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[Editorial] Success of Super Province Project

Posted January. 28, 2008 22:21,   


The so-called “5+2 Super Province Initiative (SPI),” which the presidential transition team announced yesterday, deserves to be highly appraised since it aims to break the framework of the existing administrative districts and to rezone districts in accordance to actual economic activities.

The plan calls for the establishment of five super economic zones and two special districts to discover and promote growth engines that suit to the characteristics of each region and to add infrastructure to strengthen competitiveness of local regions. The goal of the cross-region combination is appealing as it can help avoid redundant projects and improve the efficiency of the budget execution.

However, it is questionable whether the new government will be able to achieve its objective sufficiently, while leaving the existing local administrative system, which consists of one special metropolitan city, six metropolitan cities and nine provinces.

The idea of the new administration’s super economic zones originated from the awareness that the existing system, under which each of the 16 provinces and large cities is divided into small cities and counties, is not sufficiently meeting the administrative demands and the economic activities of local residents.

Therefore, the starting point for the rezoning should be the local administrative system that was established during the Japanese colonial rule when transportation and communication were poor.

The Roh Moo-hyun administration’s balanced regional development plan pushed the relocation of the central government’s financial and human resources, and facilities to certain regions.

The regional specialization policies were carried out by each city or county. Regional projects have often been redundant and their sizes have been too small to calculate their economic benefits.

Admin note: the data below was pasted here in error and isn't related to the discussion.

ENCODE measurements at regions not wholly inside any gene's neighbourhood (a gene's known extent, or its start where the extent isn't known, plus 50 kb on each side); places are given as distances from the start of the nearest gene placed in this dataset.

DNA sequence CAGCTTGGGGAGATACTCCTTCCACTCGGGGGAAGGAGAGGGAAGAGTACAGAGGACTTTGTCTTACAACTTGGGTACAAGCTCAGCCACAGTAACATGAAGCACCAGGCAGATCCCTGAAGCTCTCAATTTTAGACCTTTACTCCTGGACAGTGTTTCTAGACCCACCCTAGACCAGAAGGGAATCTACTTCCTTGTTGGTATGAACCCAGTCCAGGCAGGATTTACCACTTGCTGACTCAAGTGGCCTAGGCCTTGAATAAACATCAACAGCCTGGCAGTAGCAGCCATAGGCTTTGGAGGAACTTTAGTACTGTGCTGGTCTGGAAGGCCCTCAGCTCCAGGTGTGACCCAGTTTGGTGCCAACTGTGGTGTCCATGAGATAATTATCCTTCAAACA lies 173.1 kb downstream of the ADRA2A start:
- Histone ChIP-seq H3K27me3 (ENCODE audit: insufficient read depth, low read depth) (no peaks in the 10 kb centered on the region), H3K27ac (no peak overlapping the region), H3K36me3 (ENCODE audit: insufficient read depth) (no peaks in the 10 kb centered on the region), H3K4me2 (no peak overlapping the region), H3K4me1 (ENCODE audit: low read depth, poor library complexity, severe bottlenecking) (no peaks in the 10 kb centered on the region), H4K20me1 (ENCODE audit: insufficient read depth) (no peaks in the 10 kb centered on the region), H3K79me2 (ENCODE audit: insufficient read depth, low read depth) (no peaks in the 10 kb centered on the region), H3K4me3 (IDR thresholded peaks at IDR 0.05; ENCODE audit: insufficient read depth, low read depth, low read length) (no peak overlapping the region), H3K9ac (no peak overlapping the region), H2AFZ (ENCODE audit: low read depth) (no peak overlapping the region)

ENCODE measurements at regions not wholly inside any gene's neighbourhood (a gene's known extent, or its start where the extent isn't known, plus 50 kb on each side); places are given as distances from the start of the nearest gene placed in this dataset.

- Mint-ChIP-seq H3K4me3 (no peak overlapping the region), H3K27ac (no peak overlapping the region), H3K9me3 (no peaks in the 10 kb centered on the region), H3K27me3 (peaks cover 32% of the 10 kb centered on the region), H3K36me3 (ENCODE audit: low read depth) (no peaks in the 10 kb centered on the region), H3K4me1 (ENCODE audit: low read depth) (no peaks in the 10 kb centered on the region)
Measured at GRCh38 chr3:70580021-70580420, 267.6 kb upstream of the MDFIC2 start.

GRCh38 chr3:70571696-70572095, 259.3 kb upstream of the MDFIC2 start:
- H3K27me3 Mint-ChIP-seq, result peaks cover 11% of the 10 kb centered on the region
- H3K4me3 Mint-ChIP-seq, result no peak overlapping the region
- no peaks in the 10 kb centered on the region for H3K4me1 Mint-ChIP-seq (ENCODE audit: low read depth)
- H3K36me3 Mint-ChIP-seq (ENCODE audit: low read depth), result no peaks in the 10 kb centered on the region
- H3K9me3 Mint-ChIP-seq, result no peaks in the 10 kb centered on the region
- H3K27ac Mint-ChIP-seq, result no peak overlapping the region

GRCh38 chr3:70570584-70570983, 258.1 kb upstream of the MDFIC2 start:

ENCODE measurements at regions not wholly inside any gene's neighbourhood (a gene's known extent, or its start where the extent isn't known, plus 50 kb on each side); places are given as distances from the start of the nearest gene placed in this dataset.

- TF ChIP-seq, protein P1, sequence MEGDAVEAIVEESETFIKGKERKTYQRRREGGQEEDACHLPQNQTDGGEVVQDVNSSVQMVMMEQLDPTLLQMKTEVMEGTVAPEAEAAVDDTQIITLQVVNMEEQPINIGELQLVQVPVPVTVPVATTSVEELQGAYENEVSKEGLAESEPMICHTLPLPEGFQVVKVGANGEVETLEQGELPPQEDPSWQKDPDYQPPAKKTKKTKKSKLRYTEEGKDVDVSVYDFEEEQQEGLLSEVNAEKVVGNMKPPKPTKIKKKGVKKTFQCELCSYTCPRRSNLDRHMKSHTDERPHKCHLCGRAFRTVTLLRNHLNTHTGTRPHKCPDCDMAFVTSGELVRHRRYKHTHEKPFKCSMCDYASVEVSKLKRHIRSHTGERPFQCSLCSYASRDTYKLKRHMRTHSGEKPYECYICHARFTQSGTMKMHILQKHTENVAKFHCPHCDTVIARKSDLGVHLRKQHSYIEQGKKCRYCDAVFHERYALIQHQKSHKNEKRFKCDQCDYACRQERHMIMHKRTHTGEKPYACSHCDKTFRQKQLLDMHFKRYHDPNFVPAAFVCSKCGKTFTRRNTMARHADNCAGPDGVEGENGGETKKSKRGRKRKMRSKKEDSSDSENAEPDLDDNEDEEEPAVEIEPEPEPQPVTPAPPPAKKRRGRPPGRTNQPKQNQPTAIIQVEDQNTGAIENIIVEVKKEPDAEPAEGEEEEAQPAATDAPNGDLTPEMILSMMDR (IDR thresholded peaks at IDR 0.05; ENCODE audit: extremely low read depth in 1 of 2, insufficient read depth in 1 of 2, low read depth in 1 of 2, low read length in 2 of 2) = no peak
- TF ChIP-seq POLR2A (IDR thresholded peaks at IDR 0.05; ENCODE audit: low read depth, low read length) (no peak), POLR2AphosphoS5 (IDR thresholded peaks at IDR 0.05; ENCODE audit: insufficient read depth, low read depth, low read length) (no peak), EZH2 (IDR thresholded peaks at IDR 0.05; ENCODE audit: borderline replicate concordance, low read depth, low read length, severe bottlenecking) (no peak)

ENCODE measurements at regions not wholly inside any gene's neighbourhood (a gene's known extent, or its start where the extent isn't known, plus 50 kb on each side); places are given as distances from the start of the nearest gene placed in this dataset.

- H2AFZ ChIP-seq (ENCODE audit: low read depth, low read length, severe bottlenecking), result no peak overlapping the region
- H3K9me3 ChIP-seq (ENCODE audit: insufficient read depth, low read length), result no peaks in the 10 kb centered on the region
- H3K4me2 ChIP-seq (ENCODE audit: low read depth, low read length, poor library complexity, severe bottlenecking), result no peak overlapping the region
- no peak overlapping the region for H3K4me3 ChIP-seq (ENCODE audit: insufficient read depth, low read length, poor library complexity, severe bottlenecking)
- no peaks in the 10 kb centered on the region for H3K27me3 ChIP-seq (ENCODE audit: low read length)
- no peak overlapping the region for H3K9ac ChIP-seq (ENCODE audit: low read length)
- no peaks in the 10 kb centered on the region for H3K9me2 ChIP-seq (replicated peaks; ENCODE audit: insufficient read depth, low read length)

If an industry park were to be established on two administrative districts, they would start a relentless dispute. There are countless projects that can be better performed by the combined economic zones. The new administrative system will also be able to reduce the number of redundant projects, as seen by Seoul, Gangwon Province, North Chungcheong Province and Daejeon, which rushed to adopt the bio-industry as their strategic project one after another.

However, there are many issues to address. First of all, the nature of the headquarters of the super economic zones, which will exclusively handle those projects, is ambiguous and it is also not clear how to recruit their employees.

Unlike the original intent of introducing a “one stop service,” through deregulation, it may only end up adding another administrative procedure and create the rulers of the local governments. It may also incur a great deal of conflicts and cost during the process of adjusting to the new system.

The super province plan is worth trying, given that it can help the metropolitan area and local regions to achieve growth simultaneously by strategically utilizing limited resources. However, without a fundamental revision of the existing administrative system, the plan may only result in adding another regulatory body. Reorganizing the districts of the existing provinces and cities will be an extremely difficult but an essential task.